We received more press for our camel spider research, this time on the front page of The Chronicle. Many thanks to Claire Galvin and Roxanne Pandolfi for showcasing our research.
Eastern News Writer Michael Rouleau wrote a nice press release describing our NSF grant. The story describes the project and included a photograph of Eastern student Michelina Pinto while she set camel spider traps in the Mojave Desert during the summer of 2018. Our new trapping method is described in a manuscript submitted for publication in the Journal of Arachnology. Ms. Pinto, underlined in the citation below, is a co-author.
Article in review: Graham, M.R., M.B. Pinto, & P.E. Cushing. A quick test of the light attraction hypothesis in camel spiders of the Mojave Desert (Arachnida: Solifugae). Journal of Arachnology.
A news announcement about the NSF grant and the lab’s success at Eastern was written by Dean Javier Rodriquez and published on the University of Nevada, Las Vegas (UNLV) website.
We made the front page of two papers in one week! The articles discussed research conducted as part of a scorpion microbiome project with Dr. Barbara Murdoch, funded by the NASA CT Space Consortium.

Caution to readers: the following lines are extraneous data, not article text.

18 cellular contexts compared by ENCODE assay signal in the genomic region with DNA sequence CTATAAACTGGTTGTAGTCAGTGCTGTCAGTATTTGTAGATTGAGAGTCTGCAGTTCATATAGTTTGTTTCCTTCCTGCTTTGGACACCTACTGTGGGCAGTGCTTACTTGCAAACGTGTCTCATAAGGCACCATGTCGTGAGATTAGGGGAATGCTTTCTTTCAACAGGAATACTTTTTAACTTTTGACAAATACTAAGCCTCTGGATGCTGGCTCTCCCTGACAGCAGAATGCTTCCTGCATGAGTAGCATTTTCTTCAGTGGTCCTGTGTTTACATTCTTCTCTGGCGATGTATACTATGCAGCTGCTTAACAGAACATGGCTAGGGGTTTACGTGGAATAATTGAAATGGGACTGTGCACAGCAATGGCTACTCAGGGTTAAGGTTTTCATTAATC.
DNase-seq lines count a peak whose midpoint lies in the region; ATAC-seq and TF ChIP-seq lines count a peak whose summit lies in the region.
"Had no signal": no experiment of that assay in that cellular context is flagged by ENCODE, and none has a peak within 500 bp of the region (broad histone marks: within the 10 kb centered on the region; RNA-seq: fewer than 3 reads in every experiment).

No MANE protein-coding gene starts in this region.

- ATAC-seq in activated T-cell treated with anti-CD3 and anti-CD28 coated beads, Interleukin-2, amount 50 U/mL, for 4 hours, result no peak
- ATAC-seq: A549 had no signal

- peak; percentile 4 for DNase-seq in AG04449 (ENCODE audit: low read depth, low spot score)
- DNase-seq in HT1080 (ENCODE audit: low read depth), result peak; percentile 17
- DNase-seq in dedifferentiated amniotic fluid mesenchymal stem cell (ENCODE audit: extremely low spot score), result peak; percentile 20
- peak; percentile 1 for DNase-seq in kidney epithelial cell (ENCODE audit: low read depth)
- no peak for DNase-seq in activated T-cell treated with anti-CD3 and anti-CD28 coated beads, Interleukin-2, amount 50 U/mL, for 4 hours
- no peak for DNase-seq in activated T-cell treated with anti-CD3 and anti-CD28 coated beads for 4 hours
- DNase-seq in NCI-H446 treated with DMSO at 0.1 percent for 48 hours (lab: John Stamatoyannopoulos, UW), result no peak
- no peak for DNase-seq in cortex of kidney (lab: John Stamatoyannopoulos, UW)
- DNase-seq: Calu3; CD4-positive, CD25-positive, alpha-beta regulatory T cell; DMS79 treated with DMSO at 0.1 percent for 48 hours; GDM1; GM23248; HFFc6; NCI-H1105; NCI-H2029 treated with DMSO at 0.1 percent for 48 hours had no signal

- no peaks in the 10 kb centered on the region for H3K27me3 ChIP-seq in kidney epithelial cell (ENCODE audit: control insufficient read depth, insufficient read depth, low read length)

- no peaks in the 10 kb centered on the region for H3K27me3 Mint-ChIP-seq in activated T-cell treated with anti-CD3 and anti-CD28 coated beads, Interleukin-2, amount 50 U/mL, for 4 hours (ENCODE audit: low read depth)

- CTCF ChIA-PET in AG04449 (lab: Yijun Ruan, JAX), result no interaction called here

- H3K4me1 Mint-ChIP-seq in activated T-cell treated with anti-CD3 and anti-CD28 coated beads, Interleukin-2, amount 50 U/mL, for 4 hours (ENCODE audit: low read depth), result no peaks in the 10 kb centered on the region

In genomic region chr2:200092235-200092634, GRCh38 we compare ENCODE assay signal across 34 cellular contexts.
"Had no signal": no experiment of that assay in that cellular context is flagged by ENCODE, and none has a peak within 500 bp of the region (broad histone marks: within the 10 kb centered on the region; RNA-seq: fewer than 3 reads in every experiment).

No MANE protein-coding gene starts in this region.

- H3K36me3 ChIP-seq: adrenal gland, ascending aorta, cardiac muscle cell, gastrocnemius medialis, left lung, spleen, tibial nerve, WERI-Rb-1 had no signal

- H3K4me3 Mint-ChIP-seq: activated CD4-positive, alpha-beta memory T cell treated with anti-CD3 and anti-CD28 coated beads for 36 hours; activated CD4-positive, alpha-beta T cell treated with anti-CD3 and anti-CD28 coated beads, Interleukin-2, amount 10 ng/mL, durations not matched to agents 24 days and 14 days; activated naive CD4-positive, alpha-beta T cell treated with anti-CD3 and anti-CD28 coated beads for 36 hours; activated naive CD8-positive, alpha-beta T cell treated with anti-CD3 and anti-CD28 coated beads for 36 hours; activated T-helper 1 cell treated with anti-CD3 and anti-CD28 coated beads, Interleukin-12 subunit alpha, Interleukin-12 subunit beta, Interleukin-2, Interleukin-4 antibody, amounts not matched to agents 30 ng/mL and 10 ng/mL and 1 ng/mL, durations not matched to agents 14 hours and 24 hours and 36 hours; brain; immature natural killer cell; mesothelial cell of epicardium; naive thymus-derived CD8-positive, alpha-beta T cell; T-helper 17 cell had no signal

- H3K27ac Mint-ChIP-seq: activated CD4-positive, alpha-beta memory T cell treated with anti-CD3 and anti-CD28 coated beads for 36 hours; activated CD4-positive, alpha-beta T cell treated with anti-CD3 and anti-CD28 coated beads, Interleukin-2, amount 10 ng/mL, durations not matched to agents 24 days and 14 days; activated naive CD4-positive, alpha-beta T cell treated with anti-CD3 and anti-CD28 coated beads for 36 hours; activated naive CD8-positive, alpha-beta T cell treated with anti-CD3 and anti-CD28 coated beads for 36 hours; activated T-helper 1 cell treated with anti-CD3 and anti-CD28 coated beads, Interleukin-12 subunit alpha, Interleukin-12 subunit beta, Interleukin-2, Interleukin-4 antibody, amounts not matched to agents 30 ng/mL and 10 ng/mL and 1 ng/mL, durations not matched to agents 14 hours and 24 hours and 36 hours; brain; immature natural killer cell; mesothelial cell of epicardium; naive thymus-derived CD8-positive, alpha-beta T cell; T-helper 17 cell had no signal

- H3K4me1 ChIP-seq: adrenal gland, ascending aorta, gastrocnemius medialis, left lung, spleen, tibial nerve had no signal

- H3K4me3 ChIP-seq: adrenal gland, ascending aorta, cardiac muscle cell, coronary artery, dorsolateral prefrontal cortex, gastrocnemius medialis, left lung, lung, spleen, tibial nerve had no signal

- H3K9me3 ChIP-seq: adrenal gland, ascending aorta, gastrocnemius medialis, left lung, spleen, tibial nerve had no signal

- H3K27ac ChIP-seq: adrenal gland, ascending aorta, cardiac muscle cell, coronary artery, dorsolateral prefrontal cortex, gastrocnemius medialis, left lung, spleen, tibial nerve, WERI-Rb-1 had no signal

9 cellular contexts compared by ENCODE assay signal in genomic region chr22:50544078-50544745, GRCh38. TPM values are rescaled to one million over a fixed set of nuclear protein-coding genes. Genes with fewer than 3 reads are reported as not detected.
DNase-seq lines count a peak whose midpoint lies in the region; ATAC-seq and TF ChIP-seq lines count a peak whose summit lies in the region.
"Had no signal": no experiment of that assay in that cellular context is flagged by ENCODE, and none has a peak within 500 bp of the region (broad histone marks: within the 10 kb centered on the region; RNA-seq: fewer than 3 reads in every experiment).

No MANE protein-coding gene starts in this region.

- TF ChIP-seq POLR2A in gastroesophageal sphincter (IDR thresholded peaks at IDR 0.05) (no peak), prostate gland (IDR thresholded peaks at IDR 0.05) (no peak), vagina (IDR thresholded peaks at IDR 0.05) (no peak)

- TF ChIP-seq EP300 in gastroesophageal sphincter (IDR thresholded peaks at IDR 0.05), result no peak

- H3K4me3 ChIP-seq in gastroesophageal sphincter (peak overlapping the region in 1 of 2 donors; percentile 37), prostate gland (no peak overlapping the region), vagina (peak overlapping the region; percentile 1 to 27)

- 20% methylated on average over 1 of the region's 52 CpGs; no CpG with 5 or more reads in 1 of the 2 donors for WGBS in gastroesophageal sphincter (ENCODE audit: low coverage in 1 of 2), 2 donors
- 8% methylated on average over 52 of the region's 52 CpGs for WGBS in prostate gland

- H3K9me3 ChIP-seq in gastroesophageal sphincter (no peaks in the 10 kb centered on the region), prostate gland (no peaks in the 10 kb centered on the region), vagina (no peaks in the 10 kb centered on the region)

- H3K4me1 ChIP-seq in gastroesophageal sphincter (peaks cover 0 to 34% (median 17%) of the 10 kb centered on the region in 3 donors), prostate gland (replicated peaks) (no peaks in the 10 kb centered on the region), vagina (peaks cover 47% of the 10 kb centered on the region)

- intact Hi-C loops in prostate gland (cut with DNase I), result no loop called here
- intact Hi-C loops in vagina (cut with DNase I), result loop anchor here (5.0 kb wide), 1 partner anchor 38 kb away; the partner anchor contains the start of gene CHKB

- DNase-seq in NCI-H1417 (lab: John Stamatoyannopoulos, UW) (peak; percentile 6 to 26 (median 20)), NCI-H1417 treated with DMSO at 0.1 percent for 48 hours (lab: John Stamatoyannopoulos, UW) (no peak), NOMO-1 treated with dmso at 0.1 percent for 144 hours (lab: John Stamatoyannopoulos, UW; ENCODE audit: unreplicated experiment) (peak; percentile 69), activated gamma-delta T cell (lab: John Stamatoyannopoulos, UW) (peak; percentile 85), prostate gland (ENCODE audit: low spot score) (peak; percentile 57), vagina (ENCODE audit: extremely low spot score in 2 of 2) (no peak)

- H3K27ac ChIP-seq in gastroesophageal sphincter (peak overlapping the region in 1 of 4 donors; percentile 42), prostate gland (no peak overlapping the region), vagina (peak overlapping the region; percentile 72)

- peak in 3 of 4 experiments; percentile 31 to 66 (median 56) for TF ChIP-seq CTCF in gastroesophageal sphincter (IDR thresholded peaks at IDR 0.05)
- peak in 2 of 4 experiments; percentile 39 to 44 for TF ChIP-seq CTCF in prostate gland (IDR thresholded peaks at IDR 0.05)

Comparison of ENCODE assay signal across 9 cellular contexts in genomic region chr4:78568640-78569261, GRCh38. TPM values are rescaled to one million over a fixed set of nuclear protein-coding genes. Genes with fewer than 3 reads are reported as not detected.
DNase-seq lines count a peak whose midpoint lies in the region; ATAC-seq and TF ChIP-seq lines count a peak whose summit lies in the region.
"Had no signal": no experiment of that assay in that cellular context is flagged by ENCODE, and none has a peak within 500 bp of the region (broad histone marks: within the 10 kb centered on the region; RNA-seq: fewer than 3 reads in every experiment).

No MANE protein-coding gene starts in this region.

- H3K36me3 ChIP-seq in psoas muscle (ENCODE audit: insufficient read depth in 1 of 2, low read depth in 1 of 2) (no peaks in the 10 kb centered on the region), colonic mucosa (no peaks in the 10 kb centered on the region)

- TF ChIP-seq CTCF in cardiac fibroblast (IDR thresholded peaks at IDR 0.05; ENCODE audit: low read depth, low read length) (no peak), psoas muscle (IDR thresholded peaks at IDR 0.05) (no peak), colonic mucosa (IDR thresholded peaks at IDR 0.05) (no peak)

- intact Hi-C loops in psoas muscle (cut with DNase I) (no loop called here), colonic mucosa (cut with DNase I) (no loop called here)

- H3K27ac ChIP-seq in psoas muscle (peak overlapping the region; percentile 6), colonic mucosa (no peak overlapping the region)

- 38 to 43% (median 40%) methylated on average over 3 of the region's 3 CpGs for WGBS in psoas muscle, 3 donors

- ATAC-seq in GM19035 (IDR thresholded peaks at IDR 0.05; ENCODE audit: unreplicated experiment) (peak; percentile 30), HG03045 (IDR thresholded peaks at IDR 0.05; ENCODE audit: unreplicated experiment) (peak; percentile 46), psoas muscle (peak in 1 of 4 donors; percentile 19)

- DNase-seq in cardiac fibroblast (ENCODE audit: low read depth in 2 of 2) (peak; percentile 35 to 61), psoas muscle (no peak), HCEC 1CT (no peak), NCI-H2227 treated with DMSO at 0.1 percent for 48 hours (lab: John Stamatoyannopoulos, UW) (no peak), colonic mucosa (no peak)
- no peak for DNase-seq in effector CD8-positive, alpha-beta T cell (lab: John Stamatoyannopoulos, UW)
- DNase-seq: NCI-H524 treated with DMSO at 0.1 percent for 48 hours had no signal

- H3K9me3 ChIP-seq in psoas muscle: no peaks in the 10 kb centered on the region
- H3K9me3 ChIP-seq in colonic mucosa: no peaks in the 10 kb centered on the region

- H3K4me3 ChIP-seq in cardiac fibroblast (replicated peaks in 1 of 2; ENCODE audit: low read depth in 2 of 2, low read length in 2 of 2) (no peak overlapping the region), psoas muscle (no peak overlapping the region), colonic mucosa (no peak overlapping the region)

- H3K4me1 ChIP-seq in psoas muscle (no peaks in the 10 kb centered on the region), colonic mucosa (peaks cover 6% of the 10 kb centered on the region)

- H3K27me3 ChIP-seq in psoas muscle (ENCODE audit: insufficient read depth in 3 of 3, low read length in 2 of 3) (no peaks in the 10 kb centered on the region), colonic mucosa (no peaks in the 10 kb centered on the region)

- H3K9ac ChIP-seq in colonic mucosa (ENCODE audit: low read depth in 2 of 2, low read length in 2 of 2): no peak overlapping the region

Drs. Michael Webber and Matthew Graham were interviewed and photographed by the Las Vegas Review Journal for an article on our new scorpion species from Death Valley National Park.
Online version – http://www.lvrj.com/news/unlv-students-discover-new-scorpion-species-151285715.html
The next day Shane Bevell of the UNLV News Center contributed his own version of the story.
Which made the UNLV homepage!
March & April 2012
Our new species from Death valley made the international spotlight and was covered by various media outlet around the world.
MSNBC, LA Times, Chicago Tribune, Our Amazing Planet, Eureka Alert, and many others.
A photograph of Aiden Valverde and Dr. Graham at a BioBlitz in San Diego was published in the Pahrump Valley Times to advertise for an outreach event at Ash Meadows National Wildlife Refuge. The event “Let’s Explore After Dark” was organized by the U.S. Fish and Wildlife Services. Drs. Michael Webber and Matthew Graham were guest scientists that led a group of about 80 children and adults on a group scorpion hunt.
Dr. Graham was interviewed and featured collecting scorpions on camera for “America’s Wild Spaces: Death Valley”, a program about Death Valley National Park produced by National Geographic.